• Illustrations and graphic imagery were also used to help interpret and reinforce the verbal element, but also to “simplify” understanding: just think of the visual representation of the virus (the little spiked ball), the exponential graphs of new cases or the horrifying footage of coffins lined up in churches, the exhausted faces of medical staff in protective suits. Statistics expressed in absolute numbers, especially the soaring number of deaths, were a staple of the daily news cycle, and served the same purpose.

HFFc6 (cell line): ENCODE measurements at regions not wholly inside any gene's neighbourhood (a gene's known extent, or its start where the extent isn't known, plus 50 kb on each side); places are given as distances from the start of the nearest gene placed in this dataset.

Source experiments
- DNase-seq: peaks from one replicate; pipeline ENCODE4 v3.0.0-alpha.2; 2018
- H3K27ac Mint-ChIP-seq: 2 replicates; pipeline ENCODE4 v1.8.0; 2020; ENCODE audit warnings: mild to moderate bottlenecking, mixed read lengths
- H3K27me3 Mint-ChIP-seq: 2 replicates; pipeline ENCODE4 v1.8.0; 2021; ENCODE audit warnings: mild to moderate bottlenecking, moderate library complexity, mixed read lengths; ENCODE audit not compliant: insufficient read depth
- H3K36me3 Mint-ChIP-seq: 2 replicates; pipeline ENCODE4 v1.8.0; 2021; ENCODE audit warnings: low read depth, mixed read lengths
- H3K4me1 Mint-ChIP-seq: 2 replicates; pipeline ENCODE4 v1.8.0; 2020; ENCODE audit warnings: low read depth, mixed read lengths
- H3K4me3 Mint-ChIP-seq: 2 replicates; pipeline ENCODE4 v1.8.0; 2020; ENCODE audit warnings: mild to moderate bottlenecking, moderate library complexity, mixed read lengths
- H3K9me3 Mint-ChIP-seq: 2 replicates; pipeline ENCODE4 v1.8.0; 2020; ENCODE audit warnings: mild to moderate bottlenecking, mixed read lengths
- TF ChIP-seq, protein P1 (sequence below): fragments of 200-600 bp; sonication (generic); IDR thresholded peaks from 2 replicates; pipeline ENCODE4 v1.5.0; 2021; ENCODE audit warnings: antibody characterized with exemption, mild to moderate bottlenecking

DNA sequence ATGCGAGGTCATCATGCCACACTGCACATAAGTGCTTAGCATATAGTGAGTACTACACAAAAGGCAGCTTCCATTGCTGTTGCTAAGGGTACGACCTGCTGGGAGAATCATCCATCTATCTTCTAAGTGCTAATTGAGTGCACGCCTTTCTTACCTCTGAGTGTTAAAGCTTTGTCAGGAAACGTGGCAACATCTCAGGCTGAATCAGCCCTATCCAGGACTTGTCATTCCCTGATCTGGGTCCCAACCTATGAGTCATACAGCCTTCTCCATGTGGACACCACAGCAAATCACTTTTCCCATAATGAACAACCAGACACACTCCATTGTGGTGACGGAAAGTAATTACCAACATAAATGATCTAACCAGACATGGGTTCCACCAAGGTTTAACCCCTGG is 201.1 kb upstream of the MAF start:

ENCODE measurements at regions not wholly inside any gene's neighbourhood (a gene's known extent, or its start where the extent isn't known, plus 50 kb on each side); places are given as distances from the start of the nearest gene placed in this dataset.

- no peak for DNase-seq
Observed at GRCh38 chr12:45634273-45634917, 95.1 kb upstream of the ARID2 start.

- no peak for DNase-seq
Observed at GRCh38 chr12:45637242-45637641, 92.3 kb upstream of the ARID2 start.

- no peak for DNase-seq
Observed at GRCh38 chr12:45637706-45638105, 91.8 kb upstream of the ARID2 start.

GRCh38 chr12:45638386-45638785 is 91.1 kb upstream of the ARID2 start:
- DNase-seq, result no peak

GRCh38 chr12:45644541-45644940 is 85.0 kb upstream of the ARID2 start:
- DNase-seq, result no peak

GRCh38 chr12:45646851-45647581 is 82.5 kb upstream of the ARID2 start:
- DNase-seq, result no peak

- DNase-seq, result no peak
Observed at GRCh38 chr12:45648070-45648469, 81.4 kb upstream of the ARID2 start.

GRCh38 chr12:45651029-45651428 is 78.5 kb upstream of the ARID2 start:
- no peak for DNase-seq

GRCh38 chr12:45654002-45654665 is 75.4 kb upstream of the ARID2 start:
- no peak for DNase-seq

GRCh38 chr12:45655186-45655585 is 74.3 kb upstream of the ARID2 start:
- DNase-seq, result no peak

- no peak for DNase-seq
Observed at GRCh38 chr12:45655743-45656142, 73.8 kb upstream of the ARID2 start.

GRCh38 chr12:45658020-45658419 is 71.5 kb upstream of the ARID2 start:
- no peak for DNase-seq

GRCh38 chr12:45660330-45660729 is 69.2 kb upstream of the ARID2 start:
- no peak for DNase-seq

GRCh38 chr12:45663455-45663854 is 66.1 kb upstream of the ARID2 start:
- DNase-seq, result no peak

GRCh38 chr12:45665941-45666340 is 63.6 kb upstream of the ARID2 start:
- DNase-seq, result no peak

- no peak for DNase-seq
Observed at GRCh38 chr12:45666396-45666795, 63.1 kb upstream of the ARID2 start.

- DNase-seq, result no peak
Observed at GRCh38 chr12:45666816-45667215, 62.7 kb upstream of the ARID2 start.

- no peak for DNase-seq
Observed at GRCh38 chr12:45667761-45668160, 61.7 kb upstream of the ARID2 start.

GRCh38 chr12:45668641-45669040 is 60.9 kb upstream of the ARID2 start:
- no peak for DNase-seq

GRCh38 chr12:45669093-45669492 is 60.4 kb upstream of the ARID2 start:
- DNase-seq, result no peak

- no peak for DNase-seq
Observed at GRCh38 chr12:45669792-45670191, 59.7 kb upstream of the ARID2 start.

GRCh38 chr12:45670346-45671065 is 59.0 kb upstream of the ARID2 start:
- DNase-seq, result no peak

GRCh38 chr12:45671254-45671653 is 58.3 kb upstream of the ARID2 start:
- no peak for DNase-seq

• In terms of preservative and justificatory strategies, to maintain the threat as a palpable and relevant reality in people’s perceptions, and to nudge behavior, let us mention the constant monitoring and mapping of the spread of the illness around the globe, the recurrent and somber warnings from persons and institutions of authority (both national and international) calling it a serious epidemic, then a pandemic, the inclusion of ever more medical details and case statistics as these became available. Virologists received ample air time and were able to impact public discourse, public opinion, and political decision-making. To add an emotional element (emotions are often motivational), frightening and cautionary survivor reports began circulating in the media. Visualizing the consequences (of contagion) and instilling fear is essential for changing attitudes, influencing behavior, and reducing the likelihood of dissent. A new name was developed to link the virus to the SARS outbreak a few years back, and to signal that it is very serious. Reports about the lack of protective equipment, ventilators, and intensive care beds in hospitals became a daily occurrence. The focus was on the scarcity of these products on the world markets as a result of an exceptional event, not on the decision makers’ lack of foresight in provisioning hospitals (despite epidemiologists having warned of this danger long ago). The focus of the media was almost entire on Covid-19, carving out this element of novelty and danger in the panoply of human illnesses and completely ignoring others (an interesting article on the “cult of safety” and how to integrate additional information to broaden the perspective – here.)